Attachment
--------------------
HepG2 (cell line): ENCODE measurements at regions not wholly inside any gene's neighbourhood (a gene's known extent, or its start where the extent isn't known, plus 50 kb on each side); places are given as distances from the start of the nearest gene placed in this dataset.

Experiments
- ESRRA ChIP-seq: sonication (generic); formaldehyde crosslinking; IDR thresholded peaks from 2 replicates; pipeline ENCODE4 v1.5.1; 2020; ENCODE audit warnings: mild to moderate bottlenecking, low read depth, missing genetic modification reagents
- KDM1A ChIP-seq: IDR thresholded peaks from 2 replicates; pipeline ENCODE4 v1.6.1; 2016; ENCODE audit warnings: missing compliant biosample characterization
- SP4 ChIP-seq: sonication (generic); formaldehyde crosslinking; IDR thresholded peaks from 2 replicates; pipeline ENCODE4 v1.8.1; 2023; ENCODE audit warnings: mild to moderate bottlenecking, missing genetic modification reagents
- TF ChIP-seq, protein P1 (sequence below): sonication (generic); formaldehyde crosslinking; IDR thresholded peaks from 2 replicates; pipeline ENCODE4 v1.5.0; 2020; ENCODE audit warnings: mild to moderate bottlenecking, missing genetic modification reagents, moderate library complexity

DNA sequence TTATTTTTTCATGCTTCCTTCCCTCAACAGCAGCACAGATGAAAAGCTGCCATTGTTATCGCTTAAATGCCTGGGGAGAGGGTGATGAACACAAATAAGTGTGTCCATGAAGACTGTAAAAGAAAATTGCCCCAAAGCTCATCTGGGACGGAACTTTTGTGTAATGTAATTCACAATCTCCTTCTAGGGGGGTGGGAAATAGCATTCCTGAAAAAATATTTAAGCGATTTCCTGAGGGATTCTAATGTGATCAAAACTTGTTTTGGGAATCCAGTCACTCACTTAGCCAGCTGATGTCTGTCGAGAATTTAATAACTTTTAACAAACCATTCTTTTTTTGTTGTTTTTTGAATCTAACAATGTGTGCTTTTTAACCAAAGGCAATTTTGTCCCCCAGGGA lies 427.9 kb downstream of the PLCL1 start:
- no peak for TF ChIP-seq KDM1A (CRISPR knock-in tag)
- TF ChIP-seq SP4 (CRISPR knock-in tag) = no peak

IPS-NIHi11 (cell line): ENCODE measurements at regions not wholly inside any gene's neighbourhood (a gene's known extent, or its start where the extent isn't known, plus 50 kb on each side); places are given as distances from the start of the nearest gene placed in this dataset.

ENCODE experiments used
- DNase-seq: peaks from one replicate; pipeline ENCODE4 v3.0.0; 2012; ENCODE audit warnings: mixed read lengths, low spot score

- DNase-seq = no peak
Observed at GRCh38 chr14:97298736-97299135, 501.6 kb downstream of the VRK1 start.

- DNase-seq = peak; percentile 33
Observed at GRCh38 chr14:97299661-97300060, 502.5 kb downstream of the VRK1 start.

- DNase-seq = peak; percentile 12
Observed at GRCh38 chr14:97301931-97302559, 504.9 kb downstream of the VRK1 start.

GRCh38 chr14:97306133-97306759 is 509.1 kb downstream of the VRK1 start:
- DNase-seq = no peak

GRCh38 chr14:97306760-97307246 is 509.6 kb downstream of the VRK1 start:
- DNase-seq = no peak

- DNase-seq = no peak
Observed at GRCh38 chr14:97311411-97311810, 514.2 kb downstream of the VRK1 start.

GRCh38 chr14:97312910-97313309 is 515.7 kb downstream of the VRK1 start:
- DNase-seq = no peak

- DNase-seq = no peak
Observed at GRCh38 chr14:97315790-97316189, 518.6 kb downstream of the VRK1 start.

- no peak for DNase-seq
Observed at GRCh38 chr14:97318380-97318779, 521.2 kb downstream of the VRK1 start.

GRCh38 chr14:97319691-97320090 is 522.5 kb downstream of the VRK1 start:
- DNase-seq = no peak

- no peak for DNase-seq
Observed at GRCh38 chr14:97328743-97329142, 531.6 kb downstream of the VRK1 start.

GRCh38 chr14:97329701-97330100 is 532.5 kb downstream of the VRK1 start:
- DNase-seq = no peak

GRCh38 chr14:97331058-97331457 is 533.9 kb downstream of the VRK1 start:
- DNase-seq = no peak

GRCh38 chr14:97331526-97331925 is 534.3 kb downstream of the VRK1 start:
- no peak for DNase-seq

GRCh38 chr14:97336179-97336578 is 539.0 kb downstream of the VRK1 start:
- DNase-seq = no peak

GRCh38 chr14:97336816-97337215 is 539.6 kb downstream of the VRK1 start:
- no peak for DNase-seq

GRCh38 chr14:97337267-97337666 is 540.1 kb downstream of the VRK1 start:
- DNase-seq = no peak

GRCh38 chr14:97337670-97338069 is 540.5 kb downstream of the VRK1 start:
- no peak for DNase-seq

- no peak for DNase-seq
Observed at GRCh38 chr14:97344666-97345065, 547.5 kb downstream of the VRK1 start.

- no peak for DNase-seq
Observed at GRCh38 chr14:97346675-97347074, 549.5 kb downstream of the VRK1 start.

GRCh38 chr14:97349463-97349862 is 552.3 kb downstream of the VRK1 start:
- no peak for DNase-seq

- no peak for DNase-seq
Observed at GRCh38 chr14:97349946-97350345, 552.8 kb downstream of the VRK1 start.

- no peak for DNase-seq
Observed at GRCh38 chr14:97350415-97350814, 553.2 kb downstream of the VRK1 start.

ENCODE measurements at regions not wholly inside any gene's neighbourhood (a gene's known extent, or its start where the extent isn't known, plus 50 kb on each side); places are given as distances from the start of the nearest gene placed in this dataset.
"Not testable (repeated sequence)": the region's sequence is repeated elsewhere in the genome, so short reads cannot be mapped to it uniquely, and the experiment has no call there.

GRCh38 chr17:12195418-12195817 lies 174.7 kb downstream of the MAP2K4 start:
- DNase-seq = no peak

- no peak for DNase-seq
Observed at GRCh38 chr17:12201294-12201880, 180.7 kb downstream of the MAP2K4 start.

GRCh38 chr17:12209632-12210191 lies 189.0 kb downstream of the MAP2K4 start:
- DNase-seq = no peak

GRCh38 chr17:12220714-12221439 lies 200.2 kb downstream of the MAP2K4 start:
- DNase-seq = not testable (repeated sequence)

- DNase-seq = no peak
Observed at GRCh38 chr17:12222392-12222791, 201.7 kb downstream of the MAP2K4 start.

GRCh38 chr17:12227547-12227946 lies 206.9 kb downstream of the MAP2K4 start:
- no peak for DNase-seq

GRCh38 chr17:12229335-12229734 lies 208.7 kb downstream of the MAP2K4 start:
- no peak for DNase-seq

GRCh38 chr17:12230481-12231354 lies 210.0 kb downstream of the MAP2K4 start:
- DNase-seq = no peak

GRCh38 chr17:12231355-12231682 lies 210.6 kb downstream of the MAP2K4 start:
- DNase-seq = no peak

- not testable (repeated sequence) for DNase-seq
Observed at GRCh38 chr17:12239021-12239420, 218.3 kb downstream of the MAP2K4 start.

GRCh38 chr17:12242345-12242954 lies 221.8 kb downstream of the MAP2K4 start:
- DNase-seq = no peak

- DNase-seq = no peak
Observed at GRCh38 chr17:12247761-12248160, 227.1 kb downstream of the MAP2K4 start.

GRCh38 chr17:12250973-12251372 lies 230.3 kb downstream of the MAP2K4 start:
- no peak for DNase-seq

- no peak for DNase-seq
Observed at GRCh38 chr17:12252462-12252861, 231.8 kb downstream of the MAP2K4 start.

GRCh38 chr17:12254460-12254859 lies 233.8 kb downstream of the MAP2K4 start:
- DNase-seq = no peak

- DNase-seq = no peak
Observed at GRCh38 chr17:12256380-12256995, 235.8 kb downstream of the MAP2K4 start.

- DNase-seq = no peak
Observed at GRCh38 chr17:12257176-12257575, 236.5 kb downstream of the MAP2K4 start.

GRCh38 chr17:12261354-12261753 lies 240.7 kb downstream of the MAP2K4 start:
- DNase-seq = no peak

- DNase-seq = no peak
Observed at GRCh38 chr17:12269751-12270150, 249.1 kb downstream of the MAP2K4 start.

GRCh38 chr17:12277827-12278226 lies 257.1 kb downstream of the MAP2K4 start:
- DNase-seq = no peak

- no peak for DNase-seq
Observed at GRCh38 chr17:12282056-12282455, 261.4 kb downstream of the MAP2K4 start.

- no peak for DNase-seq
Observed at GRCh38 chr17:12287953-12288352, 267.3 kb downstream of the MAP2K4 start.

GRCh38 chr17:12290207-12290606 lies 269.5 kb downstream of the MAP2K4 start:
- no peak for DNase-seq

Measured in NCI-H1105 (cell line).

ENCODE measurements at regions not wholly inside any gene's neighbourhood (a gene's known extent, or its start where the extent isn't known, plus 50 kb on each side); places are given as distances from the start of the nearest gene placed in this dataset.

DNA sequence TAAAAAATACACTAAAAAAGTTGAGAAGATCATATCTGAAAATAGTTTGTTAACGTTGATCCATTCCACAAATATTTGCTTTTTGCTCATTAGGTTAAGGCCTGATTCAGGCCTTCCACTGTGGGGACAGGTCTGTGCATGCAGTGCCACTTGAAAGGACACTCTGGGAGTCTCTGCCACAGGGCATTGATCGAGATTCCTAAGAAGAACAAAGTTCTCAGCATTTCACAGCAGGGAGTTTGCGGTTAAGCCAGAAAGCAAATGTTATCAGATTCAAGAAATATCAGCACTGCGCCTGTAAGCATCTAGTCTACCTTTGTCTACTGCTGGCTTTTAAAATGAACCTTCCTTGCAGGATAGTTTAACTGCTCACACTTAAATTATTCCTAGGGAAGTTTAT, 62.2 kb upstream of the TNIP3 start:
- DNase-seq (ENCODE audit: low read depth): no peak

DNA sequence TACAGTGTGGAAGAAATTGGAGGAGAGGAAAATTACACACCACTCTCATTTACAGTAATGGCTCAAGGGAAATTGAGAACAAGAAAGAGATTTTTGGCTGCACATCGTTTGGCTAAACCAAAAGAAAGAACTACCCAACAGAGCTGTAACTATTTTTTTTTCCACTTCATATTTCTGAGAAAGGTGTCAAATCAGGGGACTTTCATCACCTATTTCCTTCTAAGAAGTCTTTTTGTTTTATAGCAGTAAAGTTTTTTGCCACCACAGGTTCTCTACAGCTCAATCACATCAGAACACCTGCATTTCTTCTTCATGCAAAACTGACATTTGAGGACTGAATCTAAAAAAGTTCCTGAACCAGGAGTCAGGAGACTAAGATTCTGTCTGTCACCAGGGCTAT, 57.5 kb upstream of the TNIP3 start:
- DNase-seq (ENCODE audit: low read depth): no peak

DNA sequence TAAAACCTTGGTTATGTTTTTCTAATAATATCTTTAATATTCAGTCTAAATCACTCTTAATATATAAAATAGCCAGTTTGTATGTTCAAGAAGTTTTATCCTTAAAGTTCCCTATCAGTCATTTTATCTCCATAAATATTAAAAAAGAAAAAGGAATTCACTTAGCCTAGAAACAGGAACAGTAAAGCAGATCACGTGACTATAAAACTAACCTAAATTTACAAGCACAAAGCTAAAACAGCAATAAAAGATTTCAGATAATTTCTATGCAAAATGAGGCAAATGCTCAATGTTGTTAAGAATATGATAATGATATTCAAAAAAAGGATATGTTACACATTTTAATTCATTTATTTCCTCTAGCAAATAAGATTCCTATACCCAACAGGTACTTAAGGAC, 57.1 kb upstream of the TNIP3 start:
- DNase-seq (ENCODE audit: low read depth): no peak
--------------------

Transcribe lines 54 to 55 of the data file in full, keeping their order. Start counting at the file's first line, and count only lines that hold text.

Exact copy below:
- no peak for DNase-seq

- no peak for DNase-seq